Filipino President Rodrigo Duterte’s war on drugs has killed over 7,000 people. But the US hasn’t officially condemned Duterte’s tactics; in fact, President Donald Trump has praised them.
To be sure, pressuring the Philippines for its human rights abuses is complicated by the country’s strategic value. The US has access to military bases in the Philippines, using it as a way to exert influence over Southeast Asia, in opposition to China and North Korea. And more recently, the Philippines became a new front in the war against violent extremism when ISIS militants took control of Marawi, and the US supplied aid to help take it back.
This hour, we'll hear stories about the drug war; the history of US-Philippine relations; a Philippine city besieged by ISIS; and Duterte’s overtures to China. We’ll also hear from a former ambassador and a UN human rights rapporteur; from Filipino security forces; and victims of the drug war. Plus, we’ll explore the US relationship with the Philippines, from the era of American colonialism until today. And we’ll talk about how the US can manage this delicate relationship moving forward.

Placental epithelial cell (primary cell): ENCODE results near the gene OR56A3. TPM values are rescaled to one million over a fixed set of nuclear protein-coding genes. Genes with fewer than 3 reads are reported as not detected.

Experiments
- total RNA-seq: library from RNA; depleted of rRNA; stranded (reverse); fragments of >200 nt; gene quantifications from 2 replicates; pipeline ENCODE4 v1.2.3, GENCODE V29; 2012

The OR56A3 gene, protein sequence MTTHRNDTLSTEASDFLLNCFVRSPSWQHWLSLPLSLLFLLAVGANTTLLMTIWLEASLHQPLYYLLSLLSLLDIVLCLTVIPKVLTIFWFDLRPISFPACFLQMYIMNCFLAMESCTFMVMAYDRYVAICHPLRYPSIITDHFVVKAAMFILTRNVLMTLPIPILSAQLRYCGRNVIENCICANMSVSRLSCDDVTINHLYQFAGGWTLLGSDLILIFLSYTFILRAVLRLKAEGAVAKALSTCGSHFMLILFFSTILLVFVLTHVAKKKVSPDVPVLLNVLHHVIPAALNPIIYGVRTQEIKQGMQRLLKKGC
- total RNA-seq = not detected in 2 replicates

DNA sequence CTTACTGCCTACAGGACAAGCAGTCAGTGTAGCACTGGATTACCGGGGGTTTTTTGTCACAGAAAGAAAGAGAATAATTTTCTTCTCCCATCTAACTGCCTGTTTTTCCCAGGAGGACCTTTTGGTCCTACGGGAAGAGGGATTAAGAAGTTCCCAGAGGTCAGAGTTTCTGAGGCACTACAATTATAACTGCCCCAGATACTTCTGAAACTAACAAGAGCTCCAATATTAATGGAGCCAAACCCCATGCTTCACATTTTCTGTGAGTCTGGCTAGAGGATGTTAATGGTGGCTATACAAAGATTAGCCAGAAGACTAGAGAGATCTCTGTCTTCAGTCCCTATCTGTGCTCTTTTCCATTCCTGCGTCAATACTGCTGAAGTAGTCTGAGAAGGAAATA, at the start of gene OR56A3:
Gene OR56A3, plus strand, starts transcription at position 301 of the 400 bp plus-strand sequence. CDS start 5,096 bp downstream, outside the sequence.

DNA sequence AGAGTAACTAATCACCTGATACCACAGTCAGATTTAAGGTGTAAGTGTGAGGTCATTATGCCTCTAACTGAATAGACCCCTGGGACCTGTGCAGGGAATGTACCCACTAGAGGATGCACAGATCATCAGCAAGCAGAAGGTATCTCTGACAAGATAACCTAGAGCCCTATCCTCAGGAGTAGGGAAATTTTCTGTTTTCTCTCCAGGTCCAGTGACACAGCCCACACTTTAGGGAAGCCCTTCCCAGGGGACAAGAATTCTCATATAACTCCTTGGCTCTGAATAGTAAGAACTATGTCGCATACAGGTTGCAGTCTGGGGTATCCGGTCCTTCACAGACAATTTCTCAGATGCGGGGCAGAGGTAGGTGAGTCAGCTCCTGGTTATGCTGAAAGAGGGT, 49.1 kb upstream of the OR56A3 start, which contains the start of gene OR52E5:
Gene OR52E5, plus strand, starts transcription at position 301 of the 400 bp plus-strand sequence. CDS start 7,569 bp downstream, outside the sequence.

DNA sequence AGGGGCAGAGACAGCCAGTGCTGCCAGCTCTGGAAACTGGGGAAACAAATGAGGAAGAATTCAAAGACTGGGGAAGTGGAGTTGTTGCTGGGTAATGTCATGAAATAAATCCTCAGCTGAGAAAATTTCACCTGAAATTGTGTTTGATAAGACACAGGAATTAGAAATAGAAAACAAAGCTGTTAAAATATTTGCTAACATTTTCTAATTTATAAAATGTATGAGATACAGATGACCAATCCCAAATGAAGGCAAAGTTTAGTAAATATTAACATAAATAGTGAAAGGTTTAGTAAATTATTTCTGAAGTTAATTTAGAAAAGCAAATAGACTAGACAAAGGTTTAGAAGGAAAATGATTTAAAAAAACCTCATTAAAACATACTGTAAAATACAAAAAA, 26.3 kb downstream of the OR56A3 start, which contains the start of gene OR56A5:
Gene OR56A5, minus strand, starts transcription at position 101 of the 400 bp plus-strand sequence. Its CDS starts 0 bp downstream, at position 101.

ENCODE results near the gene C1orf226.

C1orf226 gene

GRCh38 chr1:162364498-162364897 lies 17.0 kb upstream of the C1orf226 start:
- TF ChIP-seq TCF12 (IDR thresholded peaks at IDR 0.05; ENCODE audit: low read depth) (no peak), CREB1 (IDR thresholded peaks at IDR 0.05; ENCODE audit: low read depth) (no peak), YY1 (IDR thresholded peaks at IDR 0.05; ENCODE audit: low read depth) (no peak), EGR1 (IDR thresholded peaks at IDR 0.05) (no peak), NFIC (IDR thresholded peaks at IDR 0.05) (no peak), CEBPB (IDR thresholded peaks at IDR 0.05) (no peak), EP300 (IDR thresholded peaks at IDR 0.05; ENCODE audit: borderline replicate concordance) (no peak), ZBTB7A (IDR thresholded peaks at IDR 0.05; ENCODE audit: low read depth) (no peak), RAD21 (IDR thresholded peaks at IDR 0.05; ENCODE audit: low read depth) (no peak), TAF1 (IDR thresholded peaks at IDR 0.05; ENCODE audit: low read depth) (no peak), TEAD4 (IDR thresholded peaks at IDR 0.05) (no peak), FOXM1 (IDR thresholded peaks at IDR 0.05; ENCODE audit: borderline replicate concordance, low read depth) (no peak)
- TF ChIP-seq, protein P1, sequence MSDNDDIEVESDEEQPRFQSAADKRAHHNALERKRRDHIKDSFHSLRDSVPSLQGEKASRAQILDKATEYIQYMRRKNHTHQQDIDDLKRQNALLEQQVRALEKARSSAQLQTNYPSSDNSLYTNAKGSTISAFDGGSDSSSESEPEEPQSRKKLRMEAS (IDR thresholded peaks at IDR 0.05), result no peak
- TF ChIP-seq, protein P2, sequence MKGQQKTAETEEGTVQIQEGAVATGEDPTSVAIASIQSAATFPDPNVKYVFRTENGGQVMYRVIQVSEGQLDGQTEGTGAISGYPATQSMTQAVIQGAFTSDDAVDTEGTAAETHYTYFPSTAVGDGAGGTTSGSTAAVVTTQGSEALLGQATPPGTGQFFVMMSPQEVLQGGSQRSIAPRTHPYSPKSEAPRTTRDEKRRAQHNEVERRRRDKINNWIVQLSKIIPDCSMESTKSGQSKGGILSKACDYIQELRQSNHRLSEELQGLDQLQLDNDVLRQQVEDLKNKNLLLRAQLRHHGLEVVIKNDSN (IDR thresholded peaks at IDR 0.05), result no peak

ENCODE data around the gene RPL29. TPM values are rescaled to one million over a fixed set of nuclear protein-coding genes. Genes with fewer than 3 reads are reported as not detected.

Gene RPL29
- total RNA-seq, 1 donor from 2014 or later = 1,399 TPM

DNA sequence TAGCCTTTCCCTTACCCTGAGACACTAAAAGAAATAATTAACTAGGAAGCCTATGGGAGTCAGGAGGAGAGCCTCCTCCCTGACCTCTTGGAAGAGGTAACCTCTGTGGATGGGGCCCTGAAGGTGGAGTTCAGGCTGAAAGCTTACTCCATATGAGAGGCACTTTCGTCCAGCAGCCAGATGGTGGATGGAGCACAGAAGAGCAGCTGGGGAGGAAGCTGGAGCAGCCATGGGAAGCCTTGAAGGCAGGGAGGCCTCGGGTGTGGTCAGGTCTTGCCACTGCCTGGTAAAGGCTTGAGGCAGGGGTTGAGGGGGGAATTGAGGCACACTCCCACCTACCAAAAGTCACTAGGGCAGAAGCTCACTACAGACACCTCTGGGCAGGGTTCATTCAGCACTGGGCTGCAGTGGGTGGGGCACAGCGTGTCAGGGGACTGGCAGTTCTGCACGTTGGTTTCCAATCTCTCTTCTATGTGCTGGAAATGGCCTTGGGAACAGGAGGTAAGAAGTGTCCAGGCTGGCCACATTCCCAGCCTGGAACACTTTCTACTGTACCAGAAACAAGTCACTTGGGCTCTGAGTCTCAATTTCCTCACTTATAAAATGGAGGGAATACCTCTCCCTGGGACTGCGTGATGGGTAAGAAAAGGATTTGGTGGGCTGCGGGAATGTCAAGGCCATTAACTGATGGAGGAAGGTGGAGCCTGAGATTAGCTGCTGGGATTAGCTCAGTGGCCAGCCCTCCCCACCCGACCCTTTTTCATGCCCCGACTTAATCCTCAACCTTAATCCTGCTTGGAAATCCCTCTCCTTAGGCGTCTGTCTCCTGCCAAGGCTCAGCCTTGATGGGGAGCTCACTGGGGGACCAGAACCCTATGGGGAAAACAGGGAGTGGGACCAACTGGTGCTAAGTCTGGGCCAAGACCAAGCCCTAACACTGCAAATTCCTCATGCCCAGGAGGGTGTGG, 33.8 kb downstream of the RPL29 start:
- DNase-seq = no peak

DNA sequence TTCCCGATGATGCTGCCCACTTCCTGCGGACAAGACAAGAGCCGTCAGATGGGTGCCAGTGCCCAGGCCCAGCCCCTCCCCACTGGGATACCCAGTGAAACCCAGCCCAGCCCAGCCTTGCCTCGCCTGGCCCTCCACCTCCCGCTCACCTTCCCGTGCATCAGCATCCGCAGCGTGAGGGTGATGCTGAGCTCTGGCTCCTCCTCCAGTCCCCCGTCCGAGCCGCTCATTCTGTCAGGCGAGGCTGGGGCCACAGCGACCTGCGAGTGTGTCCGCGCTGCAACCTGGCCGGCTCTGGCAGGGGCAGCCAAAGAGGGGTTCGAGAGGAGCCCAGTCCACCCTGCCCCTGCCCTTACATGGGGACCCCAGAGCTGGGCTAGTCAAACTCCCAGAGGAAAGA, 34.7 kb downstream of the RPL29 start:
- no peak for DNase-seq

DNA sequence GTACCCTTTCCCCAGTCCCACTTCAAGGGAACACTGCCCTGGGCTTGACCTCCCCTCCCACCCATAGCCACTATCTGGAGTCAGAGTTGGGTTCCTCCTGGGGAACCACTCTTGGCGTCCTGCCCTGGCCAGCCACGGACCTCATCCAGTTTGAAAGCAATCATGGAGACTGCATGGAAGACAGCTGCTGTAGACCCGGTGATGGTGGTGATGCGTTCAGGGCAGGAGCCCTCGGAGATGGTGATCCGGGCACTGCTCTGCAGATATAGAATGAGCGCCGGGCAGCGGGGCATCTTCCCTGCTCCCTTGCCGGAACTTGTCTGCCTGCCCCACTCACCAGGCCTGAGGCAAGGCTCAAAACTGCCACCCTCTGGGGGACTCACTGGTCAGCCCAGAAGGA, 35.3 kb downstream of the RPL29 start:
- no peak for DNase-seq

"The Philippines is an odd combination of a country that has struggled valiantly for democracy and the rule of law — but at the same time has long had a very powerful undercurrent of lawlessness." — Philip Alston, UN special rapporteur on extrajudicial killings in the Philippines
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